Introduction to Databases for the Web: Pt. 1 - Page 10
August 16, 1998
Okay, as we have said before, it would be too difficult for us to cover how to install and configure all of the myriad of relational databases around, so it is your job to get something installed on your local system or to arrange with your systems administrator to give you access to an existing database system.
However, for the purposes of example, I am going to use Microsoft Access as an example of an SQL database. Microsoft Access comes with Microsoft Office and is a good database to practice with since it is available for Mac, Windows and UNIX and is a relational-based database that understands SQL.
Of course, I wouldn't necessarily use Access for a web application, because...well...because it is a Microsoft product. But it is pretty useful for practicing and demonstrating SQL since it is pretty ubiquitous. Regardless, in these days of mature software applications, whichever database you use, will have a process that is similar to the one I will describe for Access.
Specifically, to get a database working, you will 1) install the application on the host computer (insert disk A, click install.exe), 2) create a database according to the instructions of the database application you install, 3) populate your database with tables, and 4) populate your tables with data.
In the case of Access and many other database systems around these days, the process of creating databases and tables is pretty much handled by Wizards and GUI tools. Thus, you rarely need to use SQL for such operations. More likely, you would choose something like "FILE|NEW DATABASE" from the main menu.
Below is an example of the Wizard used by Microsoft Access. In this case, we have chosen "File|New Database" from the main menu at the top of the application window and then we double click "Blank Database". Of course, although Access and other database systems offer template databases for your convenience, we will create our own for practice.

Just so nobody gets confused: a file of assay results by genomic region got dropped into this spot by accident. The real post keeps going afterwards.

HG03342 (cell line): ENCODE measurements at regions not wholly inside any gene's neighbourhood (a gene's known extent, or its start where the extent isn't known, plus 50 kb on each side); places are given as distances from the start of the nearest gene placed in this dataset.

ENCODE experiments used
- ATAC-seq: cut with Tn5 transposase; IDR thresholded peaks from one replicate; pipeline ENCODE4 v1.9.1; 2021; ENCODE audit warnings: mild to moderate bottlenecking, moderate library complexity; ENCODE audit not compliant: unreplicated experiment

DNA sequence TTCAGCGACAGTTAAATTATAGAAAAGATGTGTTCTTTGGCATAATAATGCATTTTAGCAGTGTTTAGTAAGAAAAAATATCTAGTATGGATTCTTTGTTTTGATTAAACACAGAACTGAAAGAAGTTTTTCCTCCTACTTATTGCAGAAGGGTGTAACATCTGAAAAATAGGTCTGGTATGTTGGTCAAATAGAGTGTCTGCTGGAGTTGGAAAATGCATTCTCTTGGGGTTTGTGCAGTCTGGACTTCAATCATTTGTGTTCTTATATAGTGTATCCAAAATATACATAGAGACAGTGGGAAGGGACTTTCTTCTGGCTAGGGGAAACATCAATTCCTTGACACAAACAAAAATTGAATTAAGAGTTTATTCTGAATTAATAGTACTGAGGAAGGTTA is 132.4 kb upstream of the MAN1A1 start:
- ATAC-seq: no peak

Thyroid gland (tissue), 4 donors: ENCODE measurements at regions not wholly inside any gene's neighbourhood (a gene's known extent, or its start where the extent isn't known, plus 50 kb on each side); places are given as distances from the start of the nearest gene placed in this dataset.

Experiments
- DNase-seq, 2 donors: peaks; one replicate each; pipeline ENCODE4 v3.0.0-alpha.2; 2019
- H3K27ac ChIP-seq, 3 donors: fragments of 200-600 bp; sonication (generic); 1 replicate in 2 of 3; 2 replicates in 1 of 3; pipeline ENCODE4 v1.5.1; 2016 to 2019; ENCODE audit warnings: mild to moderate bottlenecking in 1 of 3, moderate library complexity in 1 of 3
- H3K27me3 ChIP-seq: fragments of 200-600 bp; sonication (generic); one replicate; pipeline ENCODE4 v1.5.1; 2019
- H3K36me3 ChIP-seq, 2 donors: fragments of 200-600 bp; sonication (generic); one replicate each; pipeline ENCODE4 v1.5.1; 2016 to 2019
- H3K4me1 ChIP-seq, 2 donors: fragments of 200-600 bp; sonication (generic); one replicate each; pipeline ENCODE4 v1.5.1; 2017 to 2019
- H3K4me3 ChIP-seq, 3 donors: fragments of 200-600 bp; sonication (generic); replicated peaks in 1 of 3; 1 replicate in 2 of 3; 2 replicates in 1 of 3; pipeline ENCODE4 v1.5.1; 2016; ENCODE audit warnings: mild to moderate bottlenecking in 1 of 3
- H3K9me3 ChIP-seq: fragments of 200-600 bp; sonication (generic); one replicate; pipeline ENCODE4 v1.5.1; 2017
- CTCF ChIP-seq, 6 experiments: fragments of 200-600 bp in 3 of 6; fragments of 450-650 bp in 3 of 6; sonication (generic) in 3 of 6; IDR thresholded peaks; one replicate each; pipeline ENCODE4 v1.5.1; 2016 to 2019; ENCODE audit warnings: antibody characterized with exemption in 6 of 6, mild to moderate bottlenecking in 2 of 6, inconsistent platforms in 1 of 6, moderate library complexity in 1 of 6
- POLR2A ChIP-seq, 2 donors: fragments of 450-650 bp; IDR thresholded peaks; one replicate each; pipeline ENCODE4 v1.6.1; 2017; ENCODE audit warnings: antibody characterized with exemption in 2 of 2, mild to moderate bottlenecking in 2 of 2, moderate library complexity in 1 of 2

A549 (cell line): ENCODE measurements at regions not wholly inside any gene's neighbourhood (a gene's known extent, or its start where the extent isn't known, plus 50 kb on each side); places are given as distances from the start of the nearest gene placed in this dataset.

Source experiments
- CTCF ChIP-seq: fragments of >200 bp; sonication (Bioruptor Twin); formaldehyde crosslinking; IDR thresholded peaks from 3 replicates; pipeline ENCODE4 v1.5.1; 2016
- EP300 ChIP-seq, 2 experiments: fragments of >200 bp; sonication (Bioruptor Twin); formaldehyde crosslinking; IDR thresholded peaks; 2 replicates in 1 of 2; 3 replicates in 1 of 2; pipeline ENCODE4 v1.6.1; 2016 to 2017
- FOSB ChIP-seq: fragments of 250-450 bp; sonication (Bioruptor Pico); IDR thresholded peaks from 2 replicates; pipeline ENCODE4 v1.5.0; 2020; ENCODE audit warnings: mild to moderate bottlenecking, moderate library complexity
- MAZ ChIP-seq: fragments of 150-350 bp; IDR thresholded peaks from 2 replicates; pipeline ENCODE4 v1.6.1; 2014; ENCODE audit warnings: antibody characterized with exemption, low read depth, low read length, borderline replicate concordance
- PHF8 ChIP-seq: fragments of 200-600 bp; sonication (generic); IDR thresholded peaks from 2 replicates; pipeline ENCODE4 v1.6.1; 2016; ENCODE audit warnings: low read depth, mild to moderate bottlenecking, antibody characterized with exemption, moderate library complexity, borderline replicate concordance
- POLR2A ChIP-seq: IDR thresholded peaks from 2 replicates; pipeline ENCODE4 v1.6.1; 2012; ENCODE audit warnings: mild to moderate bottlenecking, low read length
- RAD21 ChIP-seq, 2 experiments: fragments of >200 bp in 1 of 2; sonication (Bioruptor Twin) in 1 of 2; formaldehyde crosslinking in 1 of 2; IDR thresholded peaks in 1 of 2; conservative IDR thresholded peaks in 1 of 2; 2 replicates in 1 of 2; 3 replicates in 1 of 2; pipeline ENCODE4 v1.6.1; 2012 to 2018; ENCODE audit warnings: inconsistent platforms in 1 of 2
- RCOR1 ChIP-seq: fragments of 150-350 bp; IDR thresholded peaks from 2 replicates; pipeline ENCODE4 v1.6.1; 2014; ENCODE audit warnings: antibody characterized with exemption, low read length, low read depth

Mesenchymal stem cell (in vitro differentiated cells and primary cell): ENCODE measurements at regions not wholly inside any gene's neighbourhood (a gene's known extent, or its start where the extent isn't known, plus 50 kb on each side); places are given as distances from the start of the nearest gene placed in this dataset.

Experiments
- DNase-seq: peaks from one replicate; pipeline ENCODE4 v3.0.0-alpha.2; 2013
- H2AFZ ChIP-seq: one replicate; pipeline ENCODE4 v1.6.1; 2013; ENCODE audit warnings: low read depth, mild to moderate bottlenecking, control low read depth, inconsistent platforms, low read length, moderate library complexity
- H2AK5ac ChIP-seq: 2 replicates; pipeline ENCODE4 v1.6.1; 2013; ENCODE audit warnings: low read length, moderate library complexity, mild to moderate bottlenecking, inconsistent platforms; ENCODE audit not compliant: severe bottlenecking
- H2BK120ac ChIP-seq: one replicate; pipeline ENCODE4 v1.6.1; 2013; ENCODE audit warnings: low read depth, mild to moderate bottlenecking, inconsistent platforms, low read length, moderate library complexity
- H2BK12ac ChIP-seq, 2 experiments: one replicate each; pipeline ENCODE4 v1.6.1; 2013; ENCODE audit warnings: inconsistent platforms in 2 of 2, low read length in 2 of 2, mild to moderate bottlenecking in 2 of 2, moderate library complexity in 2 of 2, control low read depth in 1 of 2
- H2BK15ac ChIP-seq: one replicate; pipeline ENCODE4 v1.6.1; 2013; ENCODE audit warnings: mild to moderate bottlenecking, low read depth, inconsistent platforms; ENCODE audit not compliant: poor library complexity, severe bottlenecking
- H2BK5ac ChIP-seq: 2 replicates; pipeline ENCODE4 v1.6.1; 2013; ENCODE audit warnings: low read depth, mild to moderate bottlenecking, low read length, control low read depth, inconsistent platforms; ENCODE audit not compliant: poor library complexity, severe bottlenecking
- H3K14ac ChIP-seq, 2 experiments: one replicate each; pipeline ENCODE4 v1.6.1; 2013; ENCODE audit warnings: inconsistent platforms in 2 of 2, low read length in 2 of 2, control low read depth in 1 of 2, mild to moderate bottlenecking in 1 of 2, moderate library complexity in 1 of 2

In Access, as will be the case in most databases, once you create a database, you will then be asked to define the database structure.
Specifically, you will be asked to define some tables in your database (and perhaps other more advanced tools like Macros, Indexes, Views, Forms, Queries, etc). Below is a screen shot from Access that offers a series of database definition tabs.
To create a table, simply choose "New" from the "Tables" tab and follow instructions for defining your fields. Nothing could be simpler. Hopefully, now that you understand what the database is doing in the background, you will be easily able to understand what you need to do to get it working.
However, even though GUIs are pretty swank
these days, it is probably a good idea to learn
the SQL to which is being used in the background to create the database.
Specifically, you use the
We might use the following code to create a database
Once you have created your database you can then start populating it with tables. In the case of Access, as you saw on the last page, creating tables is as easy as clicking "New" in the table tab of the "Database" tab.
However, you should know that in the background,
Access, and other GUI database systems are using the
This command looks like the following:
For example, you might see the
following SQL code to create a table called
Notice that as we mentioned before, when you
create a table, you must specify the data type for each column.
Notice also that you may use the "
As a final note, I would like to mention that you can also typically create Views, Indexes, and Synonyms, however, those topics are beyond the scope of this tutorial since you will most likely not be doing database administration types of activities. For most web development work, it is simply enough to define some tables.